Federal COVID-19 Vaccination Mandates for Businesses

In September 2021, President Joe Biden ordered the Occupational Safety and Health Administration (OSHA) to implement regulations for businesses with over 100 employees to mandate COVID-19 vaccinations for their employees.

On November 3, 2021, OSHA release these guidelines in a 490-page emergency temporary standard (ETS). https://public-inspection.federalregister.gov/2021-23643.pdf. In short, the rules will require workers to receive either two doses of the Pfizer or Moderna vaccines or one dose of the Johnson & Johnson vaccine by January 4, 2022 or be tested weekly and wear face coverings at work. Employees who test positive must be removed from the workplace.

The mandate will apply to about 84 million workers at medium and large businesses. While the rule currently covers employers with 100 or more employees, OSHA left open the possibility of expanding the requirement to smaller businesses and asked for public comment on whether employers with fewer than 100 employees could handle vaccination or testing programs.

What do I need to know?

There are two major questions that need to be asked: Is the employer covered? Is the employee covered? Just because the employer is covered by having over 100 employees, it does not mean all employees must be vaccinated. The employer can have over 100 employees, but the mandate only applies to those working indoors with other employees or the public. If an employer has 102 employees and only 3 ever report to an office location, that employer would be covered but only the 3 employees must be vaccinated or tested weekly.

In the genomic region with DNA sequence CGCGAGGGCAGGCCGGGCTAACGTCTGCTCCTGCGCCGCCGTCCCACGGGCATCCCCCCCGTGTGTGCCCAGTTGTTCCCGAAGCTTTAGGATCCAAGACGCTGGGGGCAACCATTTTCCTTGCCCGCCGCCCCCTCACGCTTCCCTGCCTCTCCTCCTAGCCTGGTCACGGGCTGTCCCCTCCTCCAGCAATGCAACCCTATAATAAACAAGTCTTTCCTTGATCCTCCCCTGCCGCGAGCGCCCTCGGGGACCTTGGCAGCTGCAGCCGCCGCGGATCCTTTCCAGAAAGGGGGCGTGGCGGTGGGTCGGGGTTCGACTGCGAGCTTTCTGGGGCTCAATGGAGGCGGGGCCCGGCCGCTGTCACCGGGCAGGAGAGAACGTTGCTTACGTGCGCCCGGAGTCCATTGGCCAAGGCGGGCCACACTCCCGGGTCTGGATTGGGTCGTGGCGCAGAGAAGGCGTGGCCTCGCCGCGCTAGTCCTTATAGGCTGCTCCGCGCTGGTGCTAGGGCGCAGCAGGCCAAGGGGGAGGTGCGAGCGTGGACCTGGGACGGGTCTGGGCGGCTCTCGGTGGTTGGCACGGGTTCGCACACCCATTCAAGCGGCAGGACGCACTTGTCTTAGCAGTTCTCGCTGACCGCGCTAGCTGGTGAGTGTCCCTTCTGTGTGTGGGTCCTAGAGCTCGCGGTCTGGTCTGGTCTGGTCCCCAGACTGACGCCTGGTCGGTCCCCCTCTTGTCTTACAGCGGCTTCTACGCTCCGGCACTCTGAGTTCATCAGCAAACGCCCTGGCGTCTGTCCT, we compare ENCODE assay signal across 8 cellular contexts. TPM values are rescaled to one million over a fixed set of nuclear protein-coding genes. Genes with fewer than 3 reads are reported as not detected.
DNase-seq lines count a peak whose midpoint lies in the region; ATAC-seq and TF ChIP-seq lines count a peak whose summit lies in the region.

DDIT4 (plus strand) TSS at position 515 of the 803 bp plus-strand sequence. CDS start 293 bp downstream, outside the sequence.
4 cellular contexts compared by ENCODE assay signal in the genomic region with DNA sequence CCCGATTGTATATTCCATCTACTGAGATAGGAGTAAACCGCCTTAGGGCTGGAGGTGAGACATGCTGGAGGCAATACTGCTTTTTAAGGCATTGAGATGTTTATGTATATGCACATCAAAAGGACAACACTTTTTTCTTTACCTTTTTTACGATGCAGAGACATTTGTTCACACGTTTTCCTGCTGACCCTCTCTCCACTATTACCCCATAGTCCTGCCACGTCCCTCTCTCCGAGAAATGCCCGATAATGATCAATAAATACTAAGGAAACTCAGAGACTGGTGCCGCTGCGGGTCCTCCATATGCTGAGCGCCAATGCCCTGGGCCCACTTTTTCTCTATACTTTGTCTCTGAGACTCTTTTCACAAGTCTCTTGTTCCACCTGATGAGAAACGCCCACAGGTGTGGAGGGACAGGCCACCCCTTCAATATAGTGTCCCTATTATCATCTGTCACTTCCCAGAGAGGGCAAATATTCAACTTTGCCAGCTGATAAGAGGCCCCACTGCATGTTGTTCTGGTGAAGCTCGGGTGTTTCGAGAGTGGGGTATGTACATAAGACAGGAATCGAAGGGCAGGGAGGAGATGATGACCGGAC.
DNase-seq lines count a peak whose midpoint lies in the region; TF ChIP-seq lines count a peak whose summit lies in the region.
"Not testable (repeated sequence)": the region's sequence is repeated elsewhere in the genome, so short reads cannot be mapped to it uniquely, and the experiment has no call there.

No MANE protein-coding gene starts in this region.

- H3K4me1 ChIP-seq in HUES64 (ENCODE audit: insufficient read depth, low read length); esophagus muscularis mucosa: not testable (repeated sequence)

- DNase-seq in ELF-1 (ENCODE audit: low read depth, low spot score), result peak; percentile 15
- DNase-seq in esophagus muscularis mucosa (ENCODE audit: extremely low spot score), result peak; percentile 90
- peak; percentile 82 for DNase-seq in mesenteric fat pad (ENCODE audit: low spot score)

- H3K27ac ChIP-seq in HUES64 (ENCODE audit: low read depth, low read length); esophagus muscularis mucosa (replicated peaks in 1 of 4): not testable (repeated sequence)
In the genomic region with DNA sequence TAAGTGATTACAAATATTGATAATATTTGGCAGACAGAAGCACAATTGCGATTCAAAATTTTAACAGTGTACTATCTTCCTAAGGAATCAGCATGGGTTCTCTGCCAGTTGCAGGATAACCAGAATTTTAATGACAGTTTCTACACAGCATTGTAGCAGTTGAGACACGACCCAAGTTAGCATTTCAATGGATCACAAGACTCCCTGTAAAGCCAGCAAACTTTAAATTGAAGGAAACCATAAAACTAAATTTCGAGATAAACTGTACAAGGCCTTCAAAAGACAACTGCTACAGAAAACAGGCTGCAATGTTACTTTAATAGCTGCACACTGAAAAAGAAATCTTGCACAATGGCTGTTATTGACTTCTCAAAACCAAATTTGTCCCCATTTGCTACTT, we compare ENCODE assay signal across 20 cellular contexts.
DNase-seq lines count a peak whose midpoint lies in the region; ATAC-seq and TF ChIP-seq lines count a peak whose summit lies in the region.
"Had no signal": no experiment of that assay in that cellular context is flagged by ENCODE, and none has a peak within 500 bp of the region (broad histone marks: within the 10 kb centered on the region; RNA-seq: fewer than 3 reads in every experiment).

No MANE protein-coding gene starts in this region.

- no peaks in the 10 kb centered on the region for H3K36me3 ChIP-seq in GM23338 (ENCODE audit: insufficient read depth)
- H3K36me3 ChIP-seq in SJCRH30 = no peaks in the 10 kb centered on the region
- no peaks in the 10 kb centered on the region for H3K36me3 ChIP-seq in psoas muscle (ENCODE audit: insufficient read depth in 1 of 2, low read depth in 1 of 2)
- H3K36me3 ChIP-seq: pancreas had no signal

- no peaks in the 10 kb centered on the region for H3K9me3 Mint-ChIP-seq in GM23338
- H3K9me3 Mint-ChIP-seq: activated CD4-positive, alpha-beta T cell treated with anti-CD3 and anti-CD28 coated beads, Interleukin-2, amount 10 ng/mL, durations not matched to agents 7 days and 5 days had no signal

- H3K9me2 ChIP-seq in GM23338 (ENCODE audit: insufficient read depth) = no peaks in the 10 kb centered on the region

What businesses are covered by the ETS?

“The applicability of this ETS is based on the size of an employer, in terms of number of employees, rather than on the type or number of workplaces. In determining the number of employees, employers must include all employees across all of their U.S. locations, regardless of employees’ vaccination status or where they perform their work. Part-time employees do count towards the company total, but independent contractors do not…

What if I have over 100 employees across multiple locations?

“For a single corporate entity with multiple locations, all employees at all locations are counted for purposes of the 100-employee threshold for coverage under this ETS.”

What if I am a franchise owner?

“In a traditional franchisor-franchisee relationship in which each franchise location is independently owned and operated, the franchisor and franchisees would be separate entities for coverage purposes, such that the franchisor would only count “corporate” employees, and each franchisee would only count employees of that individual franchise.

What if I use a staffing agency?

“In scenarios in which employees of a staffing agency are placed at a host employer location, only the staffing agency would count these jointly employed workers for purposes of the 100-employee threshold for coverage under this ETS.”

What if my employees are on a construction site?